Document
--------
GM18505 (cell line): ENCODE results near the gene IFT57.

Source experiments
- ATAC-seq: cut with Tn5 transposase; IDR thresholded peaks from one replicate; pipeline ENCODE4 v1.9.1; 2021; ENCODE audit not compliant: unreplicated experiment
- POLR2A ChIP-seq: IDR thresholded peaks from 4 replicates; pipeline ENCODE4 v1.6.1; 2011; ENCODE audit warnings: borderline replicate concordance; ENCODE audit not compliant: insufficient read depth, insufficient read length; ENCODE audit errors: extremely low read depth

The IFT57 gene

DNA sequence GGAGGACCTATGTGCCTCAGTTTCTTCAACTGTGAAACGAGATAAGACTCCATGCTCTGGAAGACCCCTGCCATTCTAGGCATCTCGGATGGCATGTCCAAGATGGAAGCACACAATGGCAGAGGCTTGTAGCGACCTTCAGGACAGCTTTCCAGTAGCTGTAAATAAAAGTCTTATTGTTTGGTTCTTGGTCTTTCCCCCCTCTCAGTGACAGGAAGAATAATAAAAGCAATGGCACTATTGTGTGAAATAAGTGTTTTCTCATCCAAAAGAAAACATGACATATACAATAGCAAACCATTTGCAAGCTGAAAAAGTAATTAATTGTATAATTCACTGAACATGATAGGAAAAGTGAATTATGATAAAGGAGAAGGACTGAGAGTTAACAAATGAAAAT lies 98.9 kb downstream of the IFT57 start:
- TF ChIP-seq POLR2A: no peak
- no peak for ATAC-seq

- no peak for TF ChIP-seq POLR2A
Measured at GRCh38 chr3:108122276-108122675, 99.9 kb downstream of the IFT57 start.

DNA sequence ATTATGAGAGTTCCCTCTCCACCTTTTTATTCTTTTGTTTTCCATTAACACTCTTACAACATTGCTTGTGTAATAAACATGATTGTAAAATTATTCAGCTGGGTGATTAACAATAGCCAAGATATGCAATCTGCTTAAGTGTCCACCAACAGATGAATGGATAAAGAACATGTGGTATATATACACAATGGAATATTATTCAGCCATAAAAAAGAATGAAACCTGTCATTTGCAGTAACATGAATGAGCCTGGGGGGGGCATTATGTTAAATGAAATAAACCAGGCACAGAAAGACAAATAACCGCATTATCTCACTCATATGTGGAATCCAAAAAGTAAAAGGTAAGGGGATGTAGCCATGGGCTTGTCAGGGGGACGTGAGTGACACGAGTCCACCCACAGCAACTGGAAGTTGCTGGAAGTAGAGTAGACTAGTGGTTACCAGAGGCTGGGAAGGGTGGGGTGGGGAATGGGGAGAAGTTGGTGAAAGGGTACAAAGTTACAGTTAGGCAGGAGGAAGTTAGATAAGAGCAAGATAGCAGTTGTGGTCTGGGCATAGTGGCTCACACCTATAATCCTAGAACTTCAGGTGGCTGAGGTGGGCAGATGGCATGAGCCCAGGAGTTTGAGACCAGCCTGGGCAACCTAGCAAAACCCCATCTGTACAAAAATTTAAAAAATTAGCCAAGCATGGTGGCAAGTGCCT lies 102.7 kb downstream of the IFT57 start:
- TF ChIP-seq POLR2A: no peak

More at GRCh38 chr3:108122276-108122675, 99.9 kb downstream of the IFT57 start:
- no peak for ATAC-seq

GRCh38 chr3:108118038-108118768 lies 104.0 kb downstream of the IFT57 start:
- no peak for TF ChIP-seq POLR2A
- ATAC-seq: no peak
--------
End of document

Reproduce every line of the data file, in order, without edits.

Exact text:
GM18505 (cell line): ENCODE results near the gene IFT57.

Source experiments
- ATAC-seq: cut with Tn5 transposase; IDR thresholded peaks from one replicate; pipeline ENCODE4 v1.9.1; 2021; ENCODE audit not compliant: unreplicated experiment
- POLR2A ChIP-seq: IDR thresholded peaks from 4 replicates; pipeline ENCODE4 v1.6.1; 2011; ENCODE audit warnings: borderline replicate concordance; ENCODE audit not compliant: insufficient read depth, insufficient read length; ENCODE audit errors: extremely low read depth

The IFT57 gene

DNA sequence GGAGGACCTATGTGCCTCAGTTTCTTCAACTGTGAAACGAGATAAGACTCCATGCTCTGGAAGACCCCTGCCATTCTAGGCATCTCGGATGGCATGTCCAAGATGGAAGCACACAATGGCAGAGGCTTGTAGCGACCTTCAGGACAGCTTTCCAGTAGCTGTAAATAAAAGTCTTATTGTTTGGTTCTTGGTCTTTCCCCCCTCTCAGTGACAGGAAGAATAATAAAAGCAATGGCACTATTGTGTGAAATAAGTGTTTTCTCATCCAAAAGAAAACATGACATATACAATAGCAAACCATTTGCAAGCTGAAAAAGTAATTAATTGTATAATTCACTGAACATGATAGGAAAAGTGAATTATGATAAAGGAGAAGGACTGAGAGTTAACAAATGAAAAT lies 98.9 kb downstream of the IFT57 start:
- TF ChIP-seq POLR2A: no peak
- no peak for ATAC-seq

- no peak for TF ChIP-seq POLR2A
Measured at GRCh38 chr3:108122276-108122675, 99.9 kb downstream of the IFT57 start.

DNA sequence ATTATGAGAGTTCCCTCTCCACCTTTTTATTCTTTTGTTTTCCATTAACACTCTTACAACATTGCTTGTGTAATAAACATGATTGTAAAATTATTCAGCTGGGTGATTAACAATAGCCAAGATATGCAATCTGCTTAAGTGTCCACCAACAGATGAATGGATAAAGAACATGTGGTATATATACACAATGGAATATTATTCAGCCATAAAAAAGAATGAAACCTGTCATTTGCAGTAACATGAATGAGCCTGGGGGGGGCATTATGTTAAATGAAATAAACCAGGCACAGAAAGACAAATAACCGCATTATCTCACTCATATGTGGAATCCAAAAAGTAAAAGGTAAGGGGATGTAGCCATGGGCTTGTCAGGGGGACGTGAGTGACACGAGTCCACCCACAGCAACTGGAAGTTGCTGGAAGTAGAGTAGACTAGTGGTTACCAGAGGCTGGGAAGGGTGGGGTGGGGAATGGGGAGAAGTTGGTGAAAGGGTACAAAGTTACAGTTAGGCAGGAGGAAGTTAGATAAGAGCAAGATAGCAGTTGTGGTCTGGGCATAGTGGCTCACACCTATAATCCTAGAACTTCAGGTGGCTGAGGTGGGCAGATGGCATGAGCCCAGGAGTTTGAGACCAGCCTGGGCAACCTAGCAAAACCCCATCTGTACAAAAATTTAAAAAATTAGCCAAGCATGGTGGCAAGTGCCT lies 102.7 kb downstream of the IFT57 start:
- TF ChIP-seq POLR2A: no peak

More at GRCh38 chr3:108122276-108122675, 99.9 kb downstream of the IFT57 start:
- no peak for ATAC-seq

GRCh38 chr3:108118038-108118768 lies 104.0 kb downstream of the IFT57 start:
- no peak for TF ChIP-seq POLR2A
- ATAC-seq: no peak